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How to Avoid Food Waste in The Kitchen?
 

Food waste is a terrible thing and one that can cause significant issues for us financially and also the environment. Here are some ways to cut down on it.

1. Switch from Paper Towels to Reusable Cloth or Towels

While paper towels may seem classy in the kitchen, they only add up to the amount of waste you'll have at the end of the day. Replacing these with reusable cloth or towel provides a better way to reduce waste in the kitchen. You could turn to old cloths or towels for this purpose, or simply buy new ones from the nearest store. These towels last remarkably long hence value for money too.

2. Buy Food Products in Bulk

Buying kitchen products in bulk will not only reduce the need for packaging materials but also save you money as well. All you need to do is note down commonly used items and foods in the kitchen, then make way to the closest wholesale store or supermarket. Try batch cooking and freezing meals to reduce waste. Using leftovers smartly is a great way forward – for example if you’ve extra bread, why not make a bread and butter pudding, or extra hamburgers can result in Hamburger soup – it is a cheap easy meal. You can take this a notch higher by bringing large jars and bags with you whenever going for produce and grocery shopping.

3. Bring Reusable Bags with You

Bringing reusable bags with you to the supermarket or whenever going for grocery shopping will help reduce the number of plastic bags that end up in the landfill. Making this a habit, and telling the attendants not to pack anything in plastic bags, unless necessary, will also help lower waste disposal significantly. If you had to take a plastic bag for one reason or another, you could take them back to the store for recycling, or simply used them as trashcan liners.

4. Recycle Anything You Can

Almost everything in the kitchen can be recycled. This ranges from glass, cardboard, paper, and even plastics.  You, however, need to know how these items can be recycled before taking on the initiative.  Cartons used to package things like wine, coconut water, juice, milk, soups, broths, tomato juice, beans, and creamer can be recycled into chemical-free and environmentally friendly paper products/ building materials.

Check to see if there's a carton recycling plant in your area. More and more recycling plants are being set up every day to encourage people to recycle commodities they don’t use. Use the zip code locator to find a local program near you.

5. Only Go for Eco-Friendly Packaging

Always look for products packaged with recyclable and biodegradable materials to reduce waste even farther. Identify products packed with the eco-friendliest packaging too. This way, you'll never have to deal with lots of waste materials in the kitchen and house in general.

6. Only Shop for What You Need

While you may be spoilt for choice in the grocery store and supermarket, it would be best if you only bought what you needed in the store. Self-control will help minimize the risk of buying more than you need and even save you some money in the process. Proper meal planning is essential too. Get to know the foods you'll need for the week, then shop for those alone. Emotional shopping almost always results in impulse buying which wastes not only resources but also means more will go to the landfills.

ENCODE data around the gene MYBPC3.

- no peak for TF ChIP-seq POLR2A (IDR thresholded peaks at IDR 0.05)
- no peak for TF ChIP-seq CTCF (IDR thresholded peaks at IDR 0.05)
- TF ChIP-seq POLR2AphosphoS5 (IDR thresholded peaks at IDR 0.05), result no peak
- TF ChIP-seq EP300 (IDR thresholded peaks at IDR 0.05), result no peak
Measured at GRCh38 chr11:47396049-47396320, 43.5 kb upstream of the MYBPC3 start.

7. Use Reusable Containers to Store Food

Although Ziplock bags, foil, and plastic wraps come in handy in the kitchen, you might want to consider larger reusable alternatives for the same. Some of these include reusable wraps, jars, bags, and plastic containers to store your food. These will serve an almost similar purpose only that you can use them over and over again.

8. Grow Your Own Food

There are numerous ways in which you can grow your food. You don’t necessarily require a large farm to do this. Planters can be used to grow almost everything from spinach, carrots, tomatoes, onions and everything else you might need. The best thing with growing food is that you get to enjoy it fresh and free from possible chemicals used in commercial farming. You can do this as a hobby too.

9. Learn to Preserve Your Food

Preserving food, either in the refrigerator or cans, can see you through many difficult times while cutting down on waste. Some of the best, and recommended, ways to preserve food include freezing, fermenting, dehydrating, and canning. Learn to turn excess tomatoes into sauce or juice, and even cucumbers to pickles. Be sure to follow safe food preservation techniques to keep your family safe.

10. Donate or Trade it off

Did you make more soup than you needed? Or maybe you had a bumper harvest from the garden and not sure where to take the excesses. Sharing the food with a neighbor, or even your mom across the street would be a thoughtful thing to do. That neighbor too could be having lots of eggs or anything else to trade-off with too. Do not let anything you have worked hard for go to waste. If you can't find someone to trade with, give it out for free. Just be sure to give someone that needs it.

 

 

 
 
 
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